SCLY2 - Research Methods - Experiments (AQA AS Sociology)

Tahlie
Quiz by Tahlie, updated more than 1 year ago
Tahlie
Created by Tahlie over 6 years ago
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Quiz on SCLY2 - Research Methods - Experiments (AQA AS Sociology), created by Tahlie on 05/15/2015.

Resource summary

Question 1

Question
Once an experiment has been conducted, other scientists can then replicate it. That is, they can repeat it exactly in every detail. The lab experiment is therefore highly __________, producing the same results each time, for two reasons; The original experimenter can specify precisely what steps were followed in the original experiment so other researchers can repeat these in future. Also it is a very detached method: the researcher merely manipulates the variables and records the results. The scientists personal feelings and opinions have no effect on the conduct or outcome of the experiment.
Answer
  • Reliable
  • Valid
  • Ethical

Question 2

Question
The laboratory experiment has major advantages as the method is used to identify cause and effect relationships in the natural sciences. For this reason, we might expect _________ sociologists to use lab experiments, since they favour a scientific approach.
Answer
  • Positivists
  • Interpretivists

Question 3

Question
_________________ favour lab experiments in principle because it achieves their main goal of reliability; Careful control over experimental conditions and experimenter detachment produce reliable data because other researchers can replicate the experiment. Also it allows the researcher to identify and measure behaviour patterns quantitatively and to manipulate variables to establish cause and effect relationships.
Answer
  • Interpretivists
  • Positivists

Question 4

Question
___________________ reject lab experiments because they fail to achieve their main goal of validity. It is an artificial situation producing unnatural behaviour. They favour more naturalistic field experiments, but others criticise this method for reducing control over variables.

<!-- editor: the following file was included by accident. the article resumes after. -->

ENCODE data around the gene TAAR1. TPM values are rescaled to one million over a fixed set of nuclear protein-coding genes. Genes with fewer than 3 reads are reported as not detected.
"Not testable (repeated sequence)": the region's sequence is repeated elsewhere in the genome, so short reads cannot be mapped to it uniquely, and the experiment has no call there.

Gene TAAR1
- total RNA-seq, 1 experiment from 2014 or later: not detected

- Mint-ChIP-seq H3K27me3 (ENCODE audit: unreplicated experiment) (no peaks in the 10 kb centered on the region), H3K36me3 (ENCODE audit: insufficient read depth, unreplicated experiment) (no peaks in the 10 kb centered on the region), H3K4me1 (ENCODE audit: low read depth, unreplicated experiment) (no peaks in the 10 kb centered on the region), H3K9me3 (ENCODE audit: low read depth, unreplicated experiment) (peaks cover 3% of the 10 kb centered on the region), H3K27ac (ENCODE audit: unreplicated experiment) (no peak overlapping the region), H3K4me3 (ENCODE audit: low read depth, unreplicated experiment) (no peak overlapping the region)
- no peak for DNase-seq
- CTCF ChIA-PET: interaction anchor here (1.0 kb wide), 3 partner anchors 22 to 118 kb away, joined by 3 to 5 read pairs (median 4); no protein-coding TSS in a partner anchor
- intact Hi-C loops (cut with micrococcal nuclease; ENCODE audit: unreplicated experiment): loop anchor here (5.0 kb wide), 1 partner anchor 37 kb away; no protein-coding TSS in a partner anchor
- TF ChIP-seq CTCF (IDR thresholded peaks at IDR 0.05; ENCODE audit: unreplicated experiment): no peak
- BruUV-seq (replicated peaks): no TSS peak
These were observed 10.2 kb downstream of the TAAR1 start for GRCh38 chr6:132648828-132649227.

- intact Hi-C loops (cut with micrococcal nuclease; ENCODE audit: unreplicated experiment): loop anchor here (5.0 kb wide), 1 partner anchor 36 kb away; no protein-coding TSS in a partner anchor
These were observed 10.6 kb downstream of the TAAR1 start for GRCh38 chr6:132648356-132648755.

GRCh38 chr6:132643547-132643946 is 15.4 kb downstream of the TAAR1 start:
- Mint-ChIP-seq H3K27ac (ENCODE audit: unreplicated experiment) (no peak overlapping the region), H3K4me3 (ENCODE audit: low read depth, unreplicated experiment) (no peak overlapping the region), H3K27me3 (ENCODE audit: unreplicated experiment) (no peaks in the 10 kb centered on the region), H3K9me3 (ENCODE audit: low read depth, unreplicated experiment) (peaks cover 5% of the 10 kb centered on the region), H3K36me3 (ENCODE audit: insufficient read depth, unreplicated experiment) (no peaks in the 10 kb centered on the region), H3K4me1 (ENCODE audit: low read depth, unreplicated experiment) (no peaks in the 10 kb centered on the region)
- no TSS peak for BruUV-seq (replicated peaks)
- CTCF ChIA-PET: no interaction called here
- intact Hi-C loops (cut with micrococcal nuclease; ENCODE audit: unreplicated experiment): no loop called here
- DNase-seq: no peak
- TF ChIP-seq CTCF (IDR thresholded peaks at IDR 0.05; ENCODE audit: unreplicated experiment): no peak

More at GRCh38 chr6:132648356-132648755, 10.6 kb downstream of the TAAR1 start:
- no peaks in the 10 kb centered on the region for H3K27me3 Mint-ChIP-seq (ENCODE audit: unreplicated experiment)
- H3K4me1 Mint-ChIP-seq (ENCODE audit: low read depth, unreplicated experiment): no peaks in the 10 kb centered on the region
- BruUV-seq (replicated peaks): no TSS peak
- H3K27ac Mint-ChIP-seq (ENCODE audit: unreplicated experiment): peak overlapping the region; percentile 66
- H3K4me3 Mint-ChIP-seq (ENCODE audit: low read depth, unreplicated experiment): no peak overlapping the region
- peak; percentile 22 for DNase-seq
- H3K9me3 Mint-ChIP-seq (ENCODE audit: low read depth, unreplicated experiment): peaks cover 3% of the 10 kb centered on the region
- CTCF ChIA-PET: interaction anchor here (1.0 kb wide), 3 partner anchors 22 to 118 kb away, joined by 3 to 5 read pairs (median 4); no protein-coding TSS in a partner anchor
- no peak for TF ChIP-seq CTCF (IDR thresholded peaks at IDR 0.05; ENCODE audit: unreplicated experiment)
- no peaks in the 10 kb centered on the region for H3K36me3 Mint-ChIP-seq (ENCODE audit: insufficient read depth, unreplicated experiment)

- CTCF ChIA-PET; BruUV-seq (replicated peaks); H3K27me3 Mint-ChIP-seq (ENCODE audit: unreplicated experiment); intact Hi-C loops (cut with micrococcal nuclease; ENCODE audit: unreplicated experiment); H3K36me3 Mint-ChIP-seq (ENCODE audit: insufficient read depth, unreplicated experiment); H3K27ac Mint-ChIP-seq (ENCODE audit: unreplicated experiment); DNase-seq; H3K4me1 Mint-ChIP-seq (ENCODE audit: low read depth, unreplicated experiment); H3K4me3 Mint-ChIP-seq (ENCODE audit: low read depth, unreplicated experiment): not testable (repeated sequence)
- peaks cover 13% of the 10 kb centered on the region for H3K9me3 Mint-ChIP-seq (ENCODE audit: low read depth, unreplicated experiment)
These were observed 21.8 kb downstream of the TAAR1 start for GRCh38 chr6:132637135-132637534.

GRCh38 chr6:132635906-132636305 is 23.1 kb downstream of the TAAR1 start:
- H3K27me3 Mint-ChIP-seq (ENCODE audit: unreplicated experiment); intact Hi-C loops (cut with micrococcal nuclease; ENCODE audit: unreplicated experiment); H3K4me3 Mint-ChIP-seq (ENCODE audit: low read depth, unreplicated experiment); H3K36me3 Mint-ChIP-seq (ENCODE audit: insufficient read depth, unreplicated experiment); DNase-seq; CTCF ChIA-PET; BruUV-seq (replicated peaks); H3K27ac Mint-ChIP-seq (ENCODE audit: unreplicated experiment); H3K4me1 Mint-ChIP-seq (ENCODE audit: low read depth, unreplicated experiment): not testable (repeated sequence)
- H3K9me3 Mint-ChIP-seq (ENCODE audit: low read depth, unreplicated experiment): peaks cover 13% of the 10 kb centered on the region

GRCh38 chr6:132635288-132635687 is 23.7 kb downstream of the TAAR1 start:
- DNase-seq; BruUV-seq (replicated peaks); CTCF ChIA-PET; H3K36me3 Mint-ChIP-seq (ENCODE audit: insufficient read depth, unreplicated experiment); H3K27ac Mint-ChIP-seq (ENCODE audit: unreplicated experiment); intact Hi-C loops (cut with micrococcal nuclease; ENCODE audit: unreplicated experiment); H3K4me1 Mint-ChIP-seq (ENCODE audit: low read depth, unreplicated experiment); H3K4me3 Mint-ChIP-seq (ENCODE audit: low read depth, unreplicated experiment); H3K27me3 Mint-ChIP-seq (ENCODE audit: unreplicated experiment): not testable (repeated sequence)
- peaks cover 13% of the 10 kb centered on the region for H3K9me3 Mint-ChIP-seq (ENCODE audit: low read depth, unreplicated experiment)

Answer
  • Interpretivists
  • Positivists

Question 5

Question
A ___________ problem of using lab experiments is that they cannot be used to study the past, since by definition it is impossible to control variables that were acting in the past rather than the present.
Answer
  • Practical
  • Theoretical
  • Ethical

Question 6

Question
Lab experiments usually only study small samples. This makes it very difficult to investigate large-scale social phenomena such as religions or voting patterns. The small-scale nature of lab experiments also reduces their ____________.
Answer
  • Reliability
  • Validity
  • Representativeness

Question 7

Question
There are ethical objections to conducting experiments on human beings at least under certain circumstances. As a general principle, the researcher needs the informed consent of the research participants.
Answer
  • True
  • False

Question 8

Question
Another ethical issue is that it is generally considered wrong to mislead people as to the nature of the experiment. ____________ mislead his participants in his famous study of obedience to authority. He lied to his subjects about the purpose of the research, telling them they were assisting in an experiment on learning, in which they were told by the researcher to administer electric shocks when the learner failed to answer questions correctly. In reality however the purpose of the experiment was to test peoples willingness to obey orders to inflict pain. Unbeknown to his subjects no electric shocks were actually used.
Answer
  • Rosenhan (1973)
  • Milgram (1974)
  • Durkheim (1897)

Question 9

Question